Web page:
Magic is a complicated system. Sure, a fireball is fairly straightforward, but what about the modifiers? Do you want it to curve in flight? Cast several at once? Lower the casting time for a rapid-fire blast of magical incineration? And if you want multiple effects at once, how do they stack? There are a lot of variables to take into account, both in terms of effects and the results on the final outcome depending on the order of execution of commands, and that’s just for one spell. Mages of Mystralia may primarily be an adventure/RPG starring a young woman on a quest to master her untrained arcane skills, but it’s also a game about programming spells in a visual editing interface. Which, by the way, is pretty awesome to play with.
Zia is a young mage who’s just woken up to her magical abilities, with the unfortunate side-effect that it got her exiled from home. With her plans for the next several years shot by her new talents she comes up with a new plan, which is to learn and strengthen her abilities from other mages hiding throughout the lands. It’s your basic setup for adventure, but with the story being written by Ed Greenwood, creator of Forgotten Realms, it’s not an unreasonable expectation to think it might grow beyond the basic “journey of discovery” starting point.
The game itself is a Zelda-ish adventure in a vibrant world filled with magic, monsters, traps and puzzles, and a hefty number of runes to enhance Zia’s magic abilities. She starts off with a few basic spells useful for picking off monsters and solving puzzles, but as she finds more and more runes the spells change in significant ways. The spell-creation UI is still a work in progress but even with placeholder fonts and the most basic sorting tools it’s obvious that creating magic is going to be where you’ll be spending a huge chunk of time. It’s not that the world and its characters are secondary considerations, but rather that doing mad scientist experiments with magic is too much fun to resist.
The spell creation tool is a hexagonal grid a radius of two lengths from the center, with the main component sitting in the middle of the grid and runes able to be placed on any junction. The center spell has six arrows at its points and the effect runes have anywhere between one to five arrows radiating from their corners. In order for the rune to work on the primary spell or any subsequent effects the arrows need to be aimed at each other, causing a link between the two components. Creating a spell becomes not just a matter of plopping down runes but also puzzling out the best way to chain them together, and that includes plotting multiple paths between effects for the strongest reaction.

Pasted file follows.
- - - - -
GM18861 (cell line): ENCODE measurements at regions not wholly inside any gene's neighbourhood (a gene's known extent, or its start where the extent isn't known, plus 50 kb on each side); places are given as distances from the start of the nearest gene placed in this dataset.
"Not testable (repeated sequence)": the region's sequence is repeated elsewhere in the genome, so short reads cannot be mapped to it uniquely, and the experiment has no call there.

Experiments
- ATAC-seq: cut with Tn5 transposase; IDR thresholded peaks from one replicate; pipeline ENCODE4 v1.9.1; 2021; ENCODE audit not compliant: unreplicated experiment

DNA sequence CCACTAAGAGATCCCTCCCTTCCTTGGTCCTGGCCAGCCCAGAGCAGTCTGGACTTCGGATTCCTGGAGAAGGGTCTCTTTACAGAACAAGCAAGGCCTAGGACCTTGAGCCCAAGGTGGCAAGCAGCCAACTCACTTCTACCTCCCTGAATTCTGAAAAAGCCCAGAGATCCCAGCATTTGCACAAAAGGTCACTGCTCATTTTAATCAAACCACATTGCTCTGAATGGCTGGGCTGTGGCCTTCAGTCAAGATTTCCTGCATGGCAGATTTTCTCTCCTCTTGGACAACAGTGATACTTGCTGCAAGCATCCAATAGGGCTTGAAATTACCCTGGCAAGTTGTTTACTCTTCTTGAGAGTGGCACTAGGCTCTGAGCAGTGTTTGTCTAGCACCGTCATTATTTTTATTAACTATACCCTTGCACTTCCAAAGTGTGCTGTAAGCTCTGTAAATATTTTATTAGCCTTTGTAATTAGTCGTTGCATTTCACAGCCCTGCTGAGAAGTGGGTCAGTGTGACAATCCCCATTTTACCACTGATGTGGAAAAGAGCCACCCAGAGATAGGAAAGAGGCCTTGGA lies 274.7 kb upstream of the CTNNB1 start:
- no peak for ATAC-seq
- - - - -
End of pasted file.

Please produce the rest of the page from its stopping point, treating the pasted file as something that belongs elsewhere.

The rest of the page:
Take the fire orb, for example. Casting it alone means it just sits there, which is great if an enemy walks into it and handy for lighting a torch if it’s within arm’s reach, but not much good otherwise. The Move rune is highly versatile, having five arrows on the six points of its hexagon (one point is left blank) so it can be placed on the grid just about anywhere. Now when you cast the fire orb it’s going to fly forward, but you can also add a curve, either clockwise or counterclockwise, right after the Move rune to make a nice arc in its path. Toss in a divider and all of a sudden you’ve got three fireballs coming off of one spell that circle around to create a wide area of potential destruction, and even moreso if they’re set up to explode on impact.
The demo I got to play was generous with its runes and unlimited magic power, and I got to create some ridiculously overpowered spells and fire them off with no concern for how much mana I was draining per shot. The actual game, however, will see runes given out at a respectable pace and with the super-powerful spells having appropriate magic costs. Tinkering with magic allows you not just to find the most convenient way to tear through the monstrous horde but also solve the puzzles and side-quests on the journey, which are given out by villagers who don’t hit you on the head with their needs but rather mention what they want as part of conversation. Usually no more subtly than “I left/lost/want my/that (Thing) in that (Place)”, but at least they aren’t glowing or treated as a distracting collectible, so that works out nicely.
While Mages of Mystralia was undeniably early it was also a very pretty Zelda-like with a likeable heroine and a magic system that’s a giant programming toy of cause and effect. The world is rendered in a fantastic art style that’s intentionally reminiscent of Wind Waker and exploring its paths and secret areas is very easy on the eyes. Mages of Mystralia promises a quest filled with monsters, puzzles, traps, quests and plenty of magic to deal with all of it, in an adventure that promises to be as lively as its magic system is deep.